Craigslist Find: Ram 3500-Based Tornado Intercept Camera Truck From Storm Chasers
Despite weighing 15,000 pounds, this armored storm chaser can travel up to 800 miles courtesy of its 92-gallon fuel tank.
Spotted for sale on Craigslist is storm chaser Sean Casey's heavily modified TIV 2 camera truck, which is based on an old-school Dodge Ram 3500 dually pickup truck. The documentarian's Tornado Intercept Vehicle (TIV) features 10 wheels that spread across three driven axles and some serious armor plating that makes it looks like a miniature, makeshift tank.
Listed for sale in Burbank, California for $35,000, the TIV 2 comes with 130,000 hard miles on the odometer, but prospective buyers can take solace in knowing that it's only had one owner. The ad claims that there's "light damage from debris," which judging by the car's previous appearances on the big and small screen these are nothing but battle wounds.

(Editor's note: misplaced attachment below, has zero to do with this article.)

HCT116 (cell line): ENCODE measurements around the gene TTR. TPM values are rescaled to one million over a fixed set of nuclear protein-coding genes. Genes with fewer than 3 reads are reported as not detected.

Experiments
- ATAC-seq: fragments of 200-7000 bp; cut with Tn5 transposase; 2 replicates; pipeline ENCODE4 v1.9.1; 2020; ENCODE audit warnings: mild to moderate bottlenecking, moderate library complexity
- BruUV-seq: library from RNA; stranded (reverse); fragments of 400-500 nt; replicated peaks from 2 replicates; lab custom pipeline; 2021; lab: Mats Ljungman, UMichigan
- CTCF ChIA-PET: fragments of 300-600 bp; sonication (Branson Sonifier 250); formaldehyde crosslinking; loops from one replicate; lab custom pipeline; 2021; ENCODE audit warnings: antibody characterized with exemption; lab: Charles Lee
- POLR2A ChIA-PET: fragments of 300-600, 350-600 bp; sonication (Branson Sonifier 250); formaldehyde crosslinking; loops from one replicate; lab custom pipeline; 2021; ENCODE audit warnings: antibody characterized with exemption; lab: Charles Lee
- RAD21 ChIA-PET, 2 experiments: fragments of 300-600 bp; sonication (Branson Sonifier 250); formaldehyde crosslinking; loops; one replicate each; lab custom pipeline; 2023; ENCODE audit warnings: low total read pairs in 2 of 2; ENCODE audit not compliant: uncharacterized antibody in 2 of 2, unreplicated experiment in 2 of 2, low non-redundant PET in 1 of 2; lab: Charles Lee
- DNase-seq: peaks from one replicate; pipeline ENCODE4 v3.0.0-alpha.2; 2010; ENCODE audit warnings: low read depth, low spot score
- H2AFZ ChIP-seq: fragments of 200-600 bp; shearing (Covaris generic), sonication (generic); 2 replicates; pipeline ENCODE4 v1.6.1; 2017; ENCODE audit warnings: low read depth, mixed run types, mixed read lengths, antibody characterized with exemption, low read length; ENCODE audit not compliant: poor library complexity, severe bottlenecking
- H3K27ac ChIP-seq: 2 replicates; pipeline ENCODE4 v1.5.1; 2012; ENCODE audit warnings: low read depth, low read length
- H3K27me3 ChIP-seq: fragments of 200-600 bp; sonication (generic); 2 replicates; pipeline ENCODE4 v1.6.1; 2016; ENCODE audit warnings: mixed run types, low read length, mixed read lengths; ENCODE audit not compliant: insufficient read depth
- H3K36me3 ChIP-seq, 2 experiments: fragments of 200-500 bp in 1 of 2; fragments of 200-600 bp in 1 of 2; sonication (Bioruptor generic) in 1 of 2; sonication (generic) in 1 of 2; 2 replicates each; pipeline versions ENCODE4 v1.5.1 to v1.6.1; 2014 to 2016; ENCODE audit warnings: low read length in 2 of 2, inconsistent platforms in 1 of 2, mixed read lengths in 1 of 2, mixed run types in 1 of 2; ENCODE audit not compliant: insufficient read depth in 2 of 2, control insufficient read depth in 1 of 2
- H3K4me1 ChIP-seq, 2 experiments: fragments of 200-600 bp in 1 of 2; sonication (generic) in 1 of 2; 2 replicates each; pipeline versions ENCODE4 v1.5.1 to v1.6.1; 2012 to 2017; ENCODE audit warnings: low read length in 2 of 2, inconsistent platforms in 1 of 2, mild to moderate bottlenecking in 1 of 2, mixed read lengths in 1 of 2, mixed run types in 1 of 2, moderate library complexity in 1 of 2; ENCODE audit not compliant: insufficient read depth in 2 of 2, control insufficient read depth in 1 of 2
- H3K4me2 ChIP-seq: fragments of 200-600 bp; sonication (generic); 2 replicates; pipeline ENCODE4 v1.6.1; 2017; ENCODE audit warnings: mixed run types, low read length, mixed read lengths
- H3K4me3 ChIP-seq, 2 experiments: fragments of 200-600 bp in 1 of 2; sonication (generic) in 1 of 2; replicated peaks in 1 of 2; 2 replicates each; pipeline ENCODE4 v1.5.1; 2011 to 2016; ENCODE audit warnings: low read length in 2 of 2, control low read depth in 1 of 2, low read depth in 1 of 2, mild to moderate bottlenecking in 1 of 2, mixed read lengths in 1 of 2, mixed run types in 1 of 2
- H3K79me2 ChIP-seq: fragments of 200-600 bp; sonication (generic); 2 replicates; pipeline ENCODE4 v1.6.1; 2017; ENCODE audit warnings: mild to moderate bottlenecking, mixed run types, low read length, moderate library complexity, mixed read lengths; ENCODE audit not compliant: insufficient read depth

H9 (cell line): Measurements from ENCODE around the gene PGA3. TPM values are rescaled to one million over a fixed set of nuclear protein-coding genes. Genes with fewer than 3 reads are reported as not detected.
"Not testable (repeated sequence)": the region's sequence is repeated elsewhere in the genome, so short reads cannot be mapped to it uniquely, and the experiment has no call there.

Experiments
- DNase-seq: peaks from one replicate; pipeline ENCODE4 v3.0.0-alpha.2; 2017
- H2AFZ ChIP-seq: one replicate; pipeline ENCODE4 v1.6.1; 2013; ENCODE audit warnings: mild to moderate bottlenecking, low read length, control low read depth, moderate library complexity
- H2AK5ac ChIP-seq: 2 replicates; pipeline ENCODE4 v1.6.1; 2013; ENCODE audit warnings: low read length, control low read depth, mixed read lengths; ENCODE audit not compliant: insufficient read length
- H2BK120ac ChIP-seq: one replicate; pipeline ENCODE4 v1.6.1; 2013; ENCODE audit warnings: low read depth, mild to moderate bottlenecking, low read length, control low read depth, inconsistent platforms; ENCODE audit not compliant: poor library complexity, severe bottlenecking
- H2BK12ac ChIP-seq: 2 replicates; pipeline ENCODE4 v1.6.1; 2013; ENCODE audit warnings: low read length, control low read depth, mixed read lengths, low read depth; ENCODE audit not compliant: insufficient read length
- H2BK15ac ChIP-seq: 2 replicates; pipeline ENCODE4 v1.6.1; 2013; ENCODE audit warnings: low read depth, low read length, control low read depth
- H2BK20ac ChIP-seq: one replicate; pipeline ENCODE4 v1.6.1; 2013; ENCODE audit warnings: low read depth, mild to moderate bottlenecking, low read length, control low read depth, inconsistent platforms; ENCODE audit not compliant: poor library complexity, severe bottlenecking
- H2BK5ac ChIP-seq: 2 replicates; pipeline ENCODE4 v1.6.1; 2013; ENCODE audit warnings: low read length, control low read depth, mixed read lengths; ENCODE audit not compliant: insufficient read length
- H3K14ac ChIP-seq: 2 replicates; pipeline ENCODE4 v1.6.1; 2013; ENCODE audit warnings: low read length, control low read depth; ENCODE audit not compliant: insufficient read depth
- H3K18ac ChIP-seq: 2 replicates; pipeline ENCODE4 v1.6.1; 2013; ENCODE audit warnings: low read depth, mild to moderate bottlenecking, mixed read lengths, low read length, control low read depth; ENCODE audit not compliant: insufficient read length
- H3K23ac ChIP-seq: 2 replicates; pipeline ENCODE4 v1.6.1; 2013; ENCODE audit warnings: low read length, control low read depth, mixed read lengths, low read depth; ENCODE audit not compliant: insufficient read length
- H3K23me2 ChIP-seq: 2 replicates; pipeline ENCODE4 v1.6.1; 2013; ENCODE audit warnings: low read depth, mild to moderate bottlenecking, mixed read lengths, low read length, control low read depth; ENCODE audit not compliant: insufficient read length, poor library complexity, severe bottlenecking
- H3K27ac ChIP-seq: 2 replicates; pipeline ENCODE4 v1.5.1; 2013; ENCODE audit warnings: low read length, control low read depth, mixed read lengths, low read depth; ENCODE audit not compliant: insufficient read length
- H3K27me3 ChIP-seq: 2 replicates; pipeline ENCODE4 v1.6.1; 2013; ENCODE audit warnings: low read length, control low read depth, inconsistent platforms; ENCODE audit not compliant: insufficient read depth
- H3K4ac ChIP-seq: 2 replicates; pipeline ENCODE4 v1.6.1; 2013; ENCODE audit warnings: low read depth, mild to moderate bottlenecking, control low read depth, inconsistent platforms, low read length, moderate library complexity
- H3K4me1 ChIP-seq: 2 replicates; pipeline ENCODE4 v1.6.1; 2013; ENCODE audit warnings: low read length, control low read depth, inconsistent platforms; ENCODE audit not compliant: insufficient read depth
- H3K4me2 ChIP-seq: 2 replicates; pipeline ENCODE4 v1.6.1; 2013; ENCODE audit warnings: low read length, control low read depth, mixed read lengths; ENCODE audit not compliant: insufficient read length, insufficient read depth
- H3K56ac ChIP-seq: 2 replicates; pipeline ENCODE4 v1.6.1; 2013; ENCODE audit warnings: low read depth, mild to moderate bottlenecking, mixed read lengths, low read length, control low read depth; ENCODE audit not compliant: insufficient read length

Featured in Casey's own Tornado Alley IMAX movie as well as multiple seasons of the Discovery Channel's Storm Chasers TV show, the TIV 2 was designed to wade into the worst Mother Nature has to offer. It weighs a total of 15,000 pounds, 10,000 of which consists of two-inch-thick armor that envelopes the vehicle. Despite the load, its modified 6.7-liter Cummins turbodiesel apparently returns 11 mpg. And with a 92-gallon tank, Casey says the thing is good for 800 miles of range—because the last thing you want to do is run out of fuel while in the eye of a tornado
Armored flaps can move up and down, allowing the tank to go off-road or shield itself from strong winds that could possibly get underneath the vehicle and flip it over. Bulletproof windows and four hydraulic anchoring spikes further set it apart from your contractor's Ram.
Peak tornado season in the U.S. may have died down for now, but for one enthusiast of dangerously inclement weather, it's never too early to start stocking up on equipment for next year's wave of storms.
By the time The Drive got a hold of the seller to find out more about the TIV 2, the vehicle had already sold it, meaning that the vehicle was listed for less than 24 hours before selling. According to the owner, it ended up bringing $30,000 bucks, so $5,000 shy of its original listing price.